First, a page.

WASHINGTON -- The Bush administration hit a serious but maybe only temporary snag in federal court yesterday in its efforts to keep marijuana from being used to treat cancer, AIDS, glaucoma and other diseases.
The Drug Enforcement Administration's 1989 ruling keeping marijuana under the strictest controls for drugs was overturned by the U.S. Circuit Court of Appeals here, which ruled that the DEA had relied on faulty criteria to decide that marijuana has no legitimate medical use.
The agency was ordered to come up with a new explanation if it wishes to maintain those controls. In the meantime, the strict controls remain.
Advocates of medical use of marijuana called it "a major victory," as Don Fiedler, national director of the National Organization for the Reform of Marijuana Laws, put it. He and Kevin B. Zeese, counsel of the Drug Policy Foundation, said that millions of sick Americans could benefit from such treatment, including some applications for cancer, AIDS and glaucoma. Now, however, no more than 15 individuals nationwide are getting it under heavily controlled treatment programs authorized by the government.
John C. Lawn, who was DEA administrator when the agency's decision was made 16 months ago, decided that the "vast majority" of doctors did not think the drug was useful in medicine.
He thus refused to take it off of so-called "Schedule I" of the federal Controlled Substances Act -- the category the government uses for what it considers to be the most dangerous drugs, with no "accepted medical use" at all.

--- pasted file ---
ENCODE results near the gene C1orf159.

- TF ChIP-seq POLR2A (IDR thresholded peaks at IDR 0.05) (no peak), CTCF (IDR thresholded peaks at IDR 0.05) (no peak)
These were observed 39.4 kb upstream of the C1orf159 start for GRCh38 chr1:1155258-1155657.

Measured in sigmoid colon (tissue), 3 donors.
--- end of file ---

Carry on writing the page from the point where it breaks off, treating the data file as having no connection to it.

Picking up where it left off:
A DEA administrative law judge had suggested earlier that the drug be put onto "Schedule II," which would not legalize it for recreational use but would enable doctors to prescribe it. Although Mr. Lawn had accused the judge of being biased in favor of pro-marijuana groups, the Circuit Court implied that Mr. Lawn had used his powers over the judge "with a vengeance."
The court ruled that Mr. Lawn had required the advocates of medical use of marijuana to satisfy three factors that, the Circuit Court said, were impossible to meet. He had demanded proof that marijuana was available for use, that its clinical use was generally recognized and that it was recognized for some use by "a substantial segment" of all doctors in the United States.
But, the court said, with marijuana staying under strict controls, "we are hard pressed to understand how one could show" that those conditions had been met. Saying it did not know how much Mr. Lawn had based his decision on those factors, it sent the case back to the DEA.
Mr. Zeese of the Drug Policy Foundation said his group may ask the DEA to hold new hearings on more recent medical studies showing marijuana's potential as a treatment option. Mr. Fiedler of NORML said that the "research is now in place" to satisfy the DEA's other factors for medical availability.